The price of West Texas Intermediate (WTI) finally found the bottom in February for this oil price cycle. It won’t be straight up from here, but with global supply & demand heading toward a balance by yearend, we should see higher oil prices.
Later this week, the International Energy Agency (IEA) will publish their monthly Oil Market Report. In their April report, IEA forecast an increase in demand for hydrocarbon based liquid fuels (primarily made from crude oil) of 1,800,000 million barrels per day from the first quarter to the third quarter of this year. If that happens, the global oil market will be back in balance.
On April 25th, Terry Starling from Raymond James presented his firm’s official oil price forecast for 2016 and 2017. Like IEA, Raymond James predicts a significant tightening of the oil market this summer. They believe WTI will reach $50/bbl. by the end of June and spike to $70/bbl. in late 3rd quarter.
For over a year, crude oil prices under $60/bbl. are unsustainable. We’ve seen an incredible decline in drilling activity that is going to result in an acceleration of Non-OPEC oil production declines that began a year ago. The number of rigs operating in North America is now at the lowest level since Baker Hughes (BHI) started tracking it over 70 years ago.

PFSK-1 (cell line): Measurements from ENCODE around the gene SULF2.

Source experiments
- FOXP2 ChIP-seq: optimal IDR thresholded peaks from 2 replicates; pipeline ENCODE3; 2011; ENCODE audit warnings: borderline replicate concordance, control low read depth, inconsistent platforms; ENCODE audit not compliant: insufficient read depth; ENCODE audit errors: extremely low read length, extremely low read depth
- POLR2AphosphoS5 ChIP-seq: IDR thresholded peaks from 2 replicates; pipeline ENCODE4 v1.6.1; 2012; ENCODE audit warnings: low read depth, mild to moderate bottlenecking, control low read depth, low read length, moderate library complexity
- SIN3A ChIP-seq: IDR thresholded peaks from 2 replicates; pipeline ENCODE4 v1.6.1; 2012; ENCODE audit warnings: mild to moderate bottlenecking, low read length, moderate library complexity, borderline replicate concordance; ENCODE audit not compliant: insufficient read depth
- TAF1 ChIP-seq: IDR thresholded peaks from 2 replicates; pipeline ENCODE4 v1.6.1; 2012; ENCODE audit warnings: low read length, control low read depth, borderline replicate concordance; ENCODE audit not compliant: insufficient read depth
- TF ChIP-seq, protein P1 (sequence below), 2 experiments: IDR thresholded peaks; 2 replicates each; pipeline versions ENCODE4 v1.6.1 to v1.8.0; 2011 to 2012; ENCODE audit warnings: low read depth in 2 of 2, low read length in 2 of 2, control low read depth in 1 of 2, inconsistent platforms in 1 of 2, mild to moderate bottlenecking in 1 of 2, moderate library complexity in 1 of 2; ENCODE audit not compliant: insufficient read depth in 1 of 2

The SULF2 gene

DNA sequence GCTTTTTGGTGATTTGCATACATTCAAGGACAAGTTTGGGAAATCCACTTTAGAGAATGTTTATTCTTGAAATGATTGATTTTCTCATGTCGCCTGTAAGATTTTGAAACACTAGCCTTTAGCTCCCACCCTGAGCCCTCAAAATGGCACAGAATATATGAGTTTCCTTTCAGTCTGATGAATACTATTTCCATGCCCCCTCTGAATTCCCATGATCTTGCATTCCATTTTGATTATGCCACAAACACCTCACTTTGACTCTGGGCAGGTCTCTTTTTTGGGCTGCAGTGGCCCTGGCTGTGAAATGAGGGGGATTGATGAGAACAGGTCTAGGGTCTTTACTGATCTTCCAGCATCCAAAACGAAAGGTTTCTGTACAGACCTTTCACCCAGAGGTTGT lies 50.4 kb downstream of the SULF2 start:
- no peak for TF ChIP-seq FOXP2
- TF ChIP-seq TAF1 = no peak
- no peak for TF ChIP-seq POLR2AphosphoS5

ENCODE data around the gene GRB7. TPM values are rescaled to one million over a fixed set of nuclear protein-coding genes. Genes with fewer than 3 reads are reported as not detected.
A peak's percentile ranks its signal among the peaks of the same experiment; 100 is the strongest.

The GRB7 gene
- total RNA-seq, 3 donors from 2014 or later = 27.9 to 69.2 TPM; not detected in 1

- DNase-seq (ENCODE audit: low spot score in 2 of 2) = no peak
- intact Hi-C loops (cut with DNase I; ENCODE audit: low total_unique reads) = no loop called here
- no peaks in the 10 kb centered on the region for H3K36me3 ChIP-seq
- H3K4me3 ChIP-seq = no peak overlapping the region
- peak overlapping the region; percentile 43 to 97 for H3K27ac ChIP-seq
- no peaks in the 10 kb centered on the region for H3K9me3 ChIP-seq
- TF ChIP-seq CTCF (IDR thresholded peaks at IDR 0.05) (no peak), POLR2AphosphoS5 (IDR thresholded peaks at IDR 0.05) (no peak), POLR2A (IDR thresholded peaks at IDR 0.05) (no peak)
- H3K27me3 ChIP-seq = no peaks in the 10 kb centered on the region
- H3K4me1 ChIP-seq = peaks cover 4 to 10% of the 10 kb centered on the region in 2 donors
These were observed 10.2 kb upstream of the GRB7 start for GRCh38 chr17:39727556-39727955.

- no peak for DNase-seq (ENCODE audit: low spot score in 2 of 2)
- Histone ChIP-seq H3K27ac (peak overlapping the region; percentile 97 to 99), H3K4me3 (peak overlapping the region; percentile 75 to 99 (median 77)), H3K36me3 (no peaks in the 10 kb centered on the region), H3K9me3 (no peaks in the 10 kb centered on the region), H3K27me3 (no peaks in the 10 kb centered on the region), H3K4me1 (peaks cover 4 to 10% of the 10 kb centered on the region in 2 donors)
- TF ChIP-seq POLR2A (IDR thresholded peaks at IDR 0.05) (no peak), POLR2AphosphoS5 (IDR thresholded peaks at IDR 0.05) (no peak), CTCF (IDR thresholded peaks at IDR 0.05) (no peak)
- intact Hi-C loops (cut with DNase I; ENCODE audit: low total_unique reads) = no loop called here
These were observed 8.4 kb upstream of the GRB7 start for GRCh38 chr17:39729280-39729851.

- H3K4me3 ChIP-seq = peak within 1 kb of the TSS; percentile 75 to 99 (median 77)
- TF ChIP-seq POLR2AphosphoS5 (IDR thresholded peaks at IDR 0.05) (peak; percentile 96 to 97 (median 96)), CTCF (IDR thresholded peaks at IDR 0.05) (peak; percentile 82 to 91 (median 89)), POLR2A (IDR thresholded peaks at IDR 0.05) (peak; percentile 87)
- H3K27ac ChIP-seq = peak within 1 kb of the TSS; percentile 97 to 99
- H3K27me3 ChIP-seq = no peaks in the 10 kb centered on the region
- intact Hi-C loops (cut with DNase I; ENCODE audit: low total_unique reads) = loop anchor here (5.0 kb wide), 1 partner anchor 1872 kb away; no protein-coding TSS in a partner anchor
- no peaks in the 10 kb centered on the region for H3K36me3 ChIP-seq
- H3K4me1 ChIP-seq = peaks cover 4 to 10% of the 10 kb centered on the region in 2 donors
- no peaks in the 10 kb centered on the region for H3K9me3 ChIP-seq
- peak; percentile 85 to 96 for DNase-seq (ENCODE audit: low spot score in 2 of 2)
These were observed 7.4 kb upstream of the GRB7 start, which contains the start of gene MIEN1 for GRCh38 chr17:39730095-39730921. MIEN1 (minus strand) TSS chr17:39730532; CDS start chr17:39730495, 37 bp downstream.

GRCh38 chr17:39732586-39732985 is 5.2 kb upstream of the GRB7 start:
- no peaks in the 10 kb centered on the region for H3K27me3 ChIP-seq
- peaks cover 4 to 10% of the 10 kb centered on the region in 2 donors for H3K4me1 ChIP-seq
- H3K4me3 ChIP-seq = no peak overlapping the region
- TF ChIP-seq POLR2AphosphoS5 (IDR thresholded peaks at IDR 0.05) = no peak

Keep in mind that the United States and Canada are not the only two countries where oil production has rolled over. Oil production in Venezuela was down 188,000 barrels per day year-over-year in the first quarter due to natural declines and an economic crisis (caused by low oil prices). Latin America on the whole lost 441,000 barrels per day in the first quarter. We’ve seen many deepwater projects cancelled, enough to all but guarantee an oil shortage in 2018.